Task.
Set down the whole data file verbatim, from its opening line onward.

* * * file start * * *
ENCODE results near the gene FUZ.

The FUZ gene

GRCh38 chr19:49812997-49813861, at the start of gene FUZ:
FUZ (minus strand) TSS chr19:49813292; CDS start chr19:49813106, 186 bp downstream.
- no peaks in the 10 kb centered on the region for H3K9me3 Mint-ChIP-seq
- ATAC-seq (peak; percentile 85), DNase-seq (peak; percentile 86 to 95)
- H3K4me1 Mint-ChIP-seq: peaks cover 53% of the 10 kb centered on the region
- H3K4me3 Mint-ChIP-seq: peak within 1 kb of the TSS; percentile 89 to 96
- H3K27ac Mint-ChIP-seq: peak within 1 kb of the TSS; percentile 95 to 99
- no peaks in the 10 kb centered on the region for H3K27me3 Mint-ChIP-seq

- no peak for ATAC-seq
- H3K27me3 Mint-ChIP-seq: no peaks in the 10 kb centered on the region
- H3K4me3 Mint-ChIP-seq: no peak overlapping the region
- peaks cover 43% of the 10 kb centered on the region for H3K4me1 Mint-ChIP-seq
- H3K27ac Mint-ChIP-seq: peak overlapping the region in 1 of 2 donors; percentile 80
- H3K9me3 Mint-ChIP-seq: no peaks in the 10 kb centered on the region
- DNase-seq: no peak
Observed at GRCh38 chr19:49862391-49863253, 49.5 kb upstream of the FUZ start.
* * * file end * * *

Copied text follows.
ENCODE results near the gene FUZ.

The FUZ gene

GRCh38 chr19:49812997-49813861, at the start of gene FUZ:
FUZ (minus strand) TSS chr19:49813292; CDS start chr19:49813106, 186 bp downstream.
- no peaks in the 10 kb centered on the region for H3K9me3 Mint-ChIP-seq
- ATAC-seq (peak; percentile 85), DNase-seq (peak; percentile 86 to 95)
- H3K4me1 Mint-ChIP-seq: peaks cover 53% of the 10 kb centered on the region
- H3K4me3 Mint-ChIP-seq: peak within 1 kb of the TSS; percentile 89 to 96
- H3K27ac Mint-ChIP-seq: peak within 1 kb of the TSS; percentile 95 to 99
- no peaks in the 10 kb centered on the region for H3K27me3 Mint-ChIP-seq

- no peak for ATAC-seq
- H3K27me3 Mint-ChIP-seq: no peaks in the 10 kb centered on the region
- H3K4me3 Mint-ChIP-seq: no peak overlapping the region
- peaks cover 43% of the 10 kb centered on the region for H3K4me1 Mint-ChIP-seq
- H3K27ac Mint-ChIP-seq: peak overlapping the region in 1 of 2 donors; percentile 80
- H3K9me3 Mint-ChIP-seq: no peaks in the 10 kb centered on the region
- DNase-seq: no peak
Observed at GRCh38 chr19:49862391-49863253, 49.5 kb upstream of the FUZ start.